In the last issue of the Bulletin, we have discussed recent implications for privacy on the Internet. But privacy of personal data is just one facet of data protection. Confidentiality is another one. However, confidentiality and data protection are often perceived as not relevant in the academic environment of CERN.


But think twice! At CERN, your personal data, e-mails, medical records, financial and contractual documents, MARS forms, group meeting minutes (and of course your password!) are all considered to be sensitive, restricted or even confidential. And this is not all. Physics results, in particular when being preliminary and pending scrutiny, are sensitive, too. Just recently, an ATLAS collaborator copy/pasted the abstract of an ATLAS note onto an external public blog, despite the fact that this document was clearly marked as an "Internal Note". Such an act was not only embarrassing to the ATLAS collaboration, and had negative impact on CERN’s reputation --- it is also a serious violation of the CERN Computing Rules, and has been followed up with the people concerned.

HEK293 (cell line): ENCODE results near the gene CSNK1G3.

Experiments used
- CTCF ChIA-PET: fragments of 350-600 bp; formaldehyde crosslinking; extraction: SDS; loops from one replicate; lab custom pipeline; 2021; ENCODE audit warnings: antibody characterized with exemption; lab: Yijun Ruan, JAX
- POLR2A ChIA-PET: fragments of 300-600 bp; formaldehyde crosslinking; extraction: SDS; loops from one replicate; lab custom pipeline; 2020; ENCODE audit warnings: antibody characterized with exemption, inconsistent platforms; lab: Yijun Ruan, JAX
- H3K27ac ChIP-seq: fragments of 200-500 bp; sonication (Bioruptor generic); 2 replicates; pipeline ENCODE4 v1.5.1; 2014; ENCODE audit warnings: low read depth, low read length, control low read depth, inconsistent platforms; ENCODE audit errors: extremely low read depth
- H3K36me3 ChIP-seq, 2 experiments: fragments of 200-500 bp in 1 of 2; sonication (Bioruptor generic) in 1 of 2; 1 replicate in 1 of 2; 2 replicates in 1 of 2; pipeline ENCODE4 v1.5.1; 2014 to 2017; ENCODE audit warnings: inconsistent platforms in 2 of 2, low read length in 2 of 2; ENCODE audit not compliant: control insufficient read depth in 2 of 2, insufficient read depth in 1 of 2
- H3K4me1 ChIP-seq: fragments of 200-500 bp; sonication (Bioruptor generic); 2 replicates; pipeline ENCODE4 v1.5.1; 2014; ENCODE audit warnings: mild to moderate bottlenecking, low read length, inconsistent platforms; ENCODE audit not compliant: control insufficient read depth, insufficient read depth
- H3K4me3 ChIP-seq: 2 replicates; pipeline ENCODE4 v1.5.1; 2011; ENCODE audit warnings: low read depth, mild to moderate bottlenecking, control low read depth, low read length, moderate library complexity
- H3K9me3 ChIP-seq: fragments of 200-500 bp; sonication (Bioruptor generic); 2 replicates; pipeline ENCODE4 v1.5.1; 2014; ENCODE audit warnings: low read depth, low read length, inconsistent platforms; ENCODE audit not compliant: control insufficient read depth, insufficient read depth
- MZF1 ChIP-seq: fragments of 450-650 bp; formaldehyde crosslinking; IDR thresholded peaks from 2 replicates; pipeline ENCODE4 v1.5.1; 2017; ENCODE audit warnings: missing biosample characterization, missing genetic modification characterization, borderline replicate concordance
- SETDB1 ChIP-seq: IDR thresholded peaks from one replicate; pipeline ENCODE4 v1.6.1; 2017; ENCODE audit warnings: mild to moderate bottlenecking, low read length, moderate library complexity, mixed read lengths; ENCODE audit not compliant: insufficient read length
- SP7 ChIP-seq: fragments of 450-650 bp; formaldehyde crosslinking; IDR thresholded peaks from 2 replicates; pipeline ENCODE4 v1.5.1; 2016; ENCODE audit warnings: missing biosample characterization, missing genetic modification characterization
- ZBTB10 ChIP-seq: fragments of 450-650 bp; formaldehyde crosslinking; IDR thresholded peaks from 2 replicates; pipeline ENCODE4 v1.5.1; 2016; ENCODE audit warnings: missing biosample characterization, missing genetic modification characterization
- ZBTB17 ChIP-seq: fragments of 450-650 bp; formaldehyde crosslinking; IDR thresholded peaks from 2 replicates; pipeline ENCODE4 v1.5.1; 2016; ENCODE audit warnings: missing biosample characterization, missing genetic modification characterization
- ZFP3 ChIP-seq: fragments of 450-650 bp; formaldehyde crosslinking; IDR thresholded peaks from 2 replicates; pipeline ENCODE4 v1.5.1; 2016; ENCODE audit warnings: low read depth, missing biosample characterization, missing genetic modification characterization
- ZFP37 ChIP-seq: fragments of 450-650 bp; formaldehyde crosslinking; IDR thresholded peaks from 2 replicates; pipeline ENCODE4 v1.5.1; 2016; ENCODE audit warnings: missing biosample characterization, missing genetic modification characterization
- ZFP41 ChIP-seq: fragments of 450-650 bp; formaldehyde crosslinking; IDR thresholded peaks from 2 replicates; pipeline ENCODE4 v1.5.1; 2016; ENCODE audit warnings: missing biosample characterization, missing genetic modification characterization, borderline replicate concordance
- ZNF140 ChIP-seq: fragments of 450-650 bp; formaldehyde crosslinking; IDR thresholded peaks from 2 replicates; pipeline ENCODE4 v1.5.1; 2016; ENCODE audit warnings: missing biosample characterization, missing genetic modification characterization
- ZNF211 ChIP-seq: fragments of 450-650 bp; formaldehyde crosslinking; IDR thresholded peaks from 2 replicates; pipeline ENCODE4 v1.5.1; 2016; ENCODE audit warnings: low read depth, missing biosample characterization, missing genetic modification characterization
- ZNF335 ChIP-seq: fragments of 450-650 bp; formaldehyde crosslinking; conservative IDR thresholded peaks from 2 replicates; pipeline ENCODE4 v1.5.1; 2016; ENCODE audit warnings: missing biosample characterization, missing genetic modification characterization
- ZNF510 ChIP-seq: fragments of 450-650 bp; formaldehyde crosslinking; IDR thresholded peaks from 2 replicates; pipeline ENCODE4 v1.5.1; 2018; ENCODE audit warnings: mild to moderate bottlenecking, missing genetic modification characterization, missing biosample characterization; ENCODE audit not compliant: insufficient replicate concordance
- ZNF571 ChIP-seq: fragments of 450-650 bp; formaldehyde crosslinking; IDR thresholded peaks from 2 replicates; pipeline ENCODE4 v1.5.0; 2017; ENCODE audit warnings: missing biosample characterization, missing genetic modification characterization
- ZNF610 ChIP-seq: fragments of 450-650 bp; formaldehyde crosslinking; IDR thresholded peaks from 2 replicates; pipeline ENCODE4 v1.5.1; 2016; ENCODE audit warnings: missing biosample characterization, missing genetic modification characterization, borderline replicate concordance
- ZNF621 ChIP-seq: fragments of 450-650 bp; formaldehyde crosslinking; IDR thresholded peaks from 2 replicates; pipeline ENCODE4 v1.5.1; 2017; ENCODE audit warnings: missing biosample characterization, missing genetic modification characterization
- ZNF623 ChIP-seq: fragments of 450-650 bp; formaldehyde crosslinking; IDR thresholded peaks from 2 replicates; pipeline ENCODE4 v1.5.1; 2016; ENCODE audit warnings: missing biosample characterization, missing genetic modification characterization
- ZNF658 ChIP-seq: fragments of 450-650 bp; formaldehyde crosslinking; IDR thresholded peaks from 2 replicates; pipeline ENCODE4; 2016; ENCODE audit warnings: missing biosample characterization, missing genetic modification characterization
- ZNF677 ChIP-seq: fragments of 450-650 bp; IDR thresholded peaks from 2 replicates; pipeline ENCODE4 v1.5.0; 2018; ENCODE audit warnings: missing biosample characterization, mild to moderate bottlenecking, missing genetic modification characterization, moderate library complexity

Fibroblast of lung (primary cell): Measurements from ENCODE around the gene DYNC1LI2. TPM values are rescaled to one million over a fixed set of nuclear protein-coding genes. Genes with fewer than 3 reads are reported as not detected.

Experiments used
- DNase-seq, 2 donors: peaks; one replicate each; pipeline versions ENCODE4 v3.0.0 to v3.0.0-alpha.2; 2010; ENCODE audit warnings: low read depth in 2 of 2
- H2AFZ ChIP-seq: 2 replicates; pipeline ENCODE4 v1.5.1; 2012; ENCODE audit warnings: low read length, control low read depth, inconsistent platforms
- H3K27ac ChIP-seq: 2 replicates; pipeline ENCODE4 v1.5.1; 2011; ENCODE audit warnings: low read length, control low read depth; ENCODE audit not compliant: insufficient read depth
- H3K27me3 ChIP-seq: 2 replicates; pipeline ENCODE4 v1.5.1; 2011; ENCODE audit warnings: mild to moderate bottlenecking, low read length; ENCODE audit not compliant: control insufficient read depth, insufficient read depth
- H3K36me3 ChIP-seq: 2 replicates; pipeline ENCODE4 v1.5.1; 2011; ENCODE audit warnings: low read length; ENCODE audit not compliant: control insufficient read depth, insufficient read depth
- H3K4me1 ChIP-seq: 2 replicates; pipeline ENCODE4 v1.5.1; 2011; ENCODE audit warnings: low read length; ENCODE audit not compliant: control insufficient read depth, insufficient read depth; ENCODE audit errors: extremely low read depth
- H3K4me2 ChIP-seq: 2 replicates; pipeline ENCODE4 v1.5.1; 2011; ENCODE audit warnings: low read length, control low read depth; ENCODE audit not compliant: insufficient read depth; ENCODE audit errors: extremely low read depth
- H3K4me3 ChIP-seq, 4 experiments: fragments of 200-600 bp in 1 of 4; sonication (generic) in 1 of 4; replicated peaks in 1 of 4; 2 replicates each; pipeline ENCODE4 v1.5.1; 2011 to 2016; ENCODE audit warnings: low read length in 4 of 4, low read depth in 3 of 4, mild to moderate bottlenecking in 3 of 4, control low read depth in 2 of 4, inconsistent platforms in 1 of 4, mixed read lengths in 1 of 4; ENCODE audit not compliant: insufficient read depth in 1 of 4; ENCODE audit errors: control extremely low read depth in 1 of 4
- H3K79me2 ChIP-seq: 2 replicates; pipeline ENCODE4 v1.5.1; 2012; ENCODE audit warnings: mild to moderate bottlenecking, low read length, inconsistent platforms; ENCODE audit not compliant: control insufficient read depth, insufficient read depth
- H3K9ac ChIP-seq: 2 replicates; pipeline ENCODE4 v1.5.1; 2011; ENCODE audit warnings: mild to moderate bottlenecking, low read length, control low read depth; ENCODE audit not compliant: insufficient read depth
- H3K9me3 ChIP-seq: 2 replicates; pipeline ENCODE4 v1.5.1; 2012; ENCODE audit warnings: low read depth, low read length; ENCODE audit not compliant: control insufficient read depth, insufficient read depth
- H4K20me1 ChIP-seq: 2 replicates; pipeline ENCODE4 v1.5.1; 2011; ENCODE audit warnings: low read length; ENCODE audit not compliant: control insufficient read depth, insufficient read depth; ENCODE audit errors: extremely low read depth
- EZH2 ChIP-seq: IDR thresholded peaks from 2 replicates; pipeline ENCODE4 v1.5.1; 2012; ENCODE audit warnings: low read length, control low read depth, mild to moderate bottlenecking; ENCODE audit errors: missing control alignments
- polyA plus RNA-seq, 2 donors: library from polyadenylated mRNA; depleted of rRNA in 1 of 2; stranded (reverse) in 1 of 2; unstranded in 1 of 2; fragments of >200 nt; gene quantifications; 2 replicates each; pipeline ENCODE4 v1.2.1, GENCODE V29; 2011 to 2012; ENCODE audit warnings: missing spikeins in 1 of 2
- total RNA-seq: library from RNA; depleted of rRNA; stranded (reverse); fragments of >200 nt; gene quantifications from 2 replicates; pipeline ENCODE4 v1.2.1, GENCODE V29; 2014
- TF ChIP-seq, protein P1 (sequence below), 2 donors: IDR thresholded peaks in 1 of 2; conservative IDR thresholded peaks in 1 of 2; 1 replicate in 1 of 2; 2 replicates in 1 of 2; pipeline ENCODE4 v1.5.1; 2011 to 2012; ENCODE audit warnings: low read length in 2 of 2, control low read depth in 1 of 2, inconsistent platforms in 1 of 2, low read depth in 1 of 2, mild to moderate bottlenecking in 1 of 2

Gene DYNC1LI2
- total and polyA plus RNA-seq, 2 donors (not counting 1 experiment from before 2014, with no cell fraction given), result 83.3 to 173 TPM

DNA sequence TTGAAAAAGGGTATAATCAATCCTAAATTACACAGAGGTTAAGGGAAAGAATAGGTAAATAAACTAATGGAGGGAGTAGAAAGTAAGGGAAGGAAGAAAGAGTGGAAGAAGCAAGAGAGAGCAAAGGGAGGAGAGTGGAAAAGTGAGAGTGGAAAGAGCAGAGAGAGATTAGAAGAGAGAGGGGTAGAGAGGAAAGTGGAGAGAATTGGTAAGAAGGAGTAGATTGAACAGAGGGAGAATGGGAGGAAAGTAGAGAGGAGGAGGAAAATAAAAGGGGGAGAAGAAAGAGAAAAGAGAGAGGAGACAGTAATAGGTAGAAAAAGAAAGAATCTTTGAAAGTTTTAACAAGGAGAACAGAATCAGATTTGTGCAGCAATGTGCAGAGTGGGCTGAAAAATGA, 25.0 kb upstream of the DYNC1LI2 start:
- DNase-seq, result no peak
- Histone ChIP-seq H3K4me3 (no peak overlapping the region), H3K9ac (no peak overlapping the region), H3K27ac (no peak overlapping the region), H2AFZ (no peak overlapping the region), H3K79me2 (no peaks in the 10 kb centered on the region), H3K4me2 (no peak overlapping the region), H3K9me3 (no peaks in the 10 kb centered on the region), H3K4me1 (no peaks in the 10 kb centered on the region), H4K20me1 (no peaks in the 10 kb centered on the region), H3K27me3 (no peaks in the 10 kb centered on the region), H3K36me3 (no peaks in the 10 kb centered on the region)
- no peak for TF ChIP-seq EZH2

If you own data, documents, code or web sites which are supposed to be sensitive, confidential or restricted in access, make sure that they are clearly marked as such, and that access is restricted in a way that only people with a need to read them, can do so. AFS, DFS, and the central web service provide means to properly protect your documents. If you have access to a restricted document, do not violate the rules: only share the documents with those who are eligible. If in doubt, check with the owner of that document, and ask for authorization. Finally, if you are a developer or system administrator, ensure that your code and servers are secured and do not leak data! Follow the appropriate CERN Technical Training courses for designing secure software, when in doubt.

Of course, if you have questions, suggestions or comments, please contact the Computer Security team or visit us.

by Computer Security Team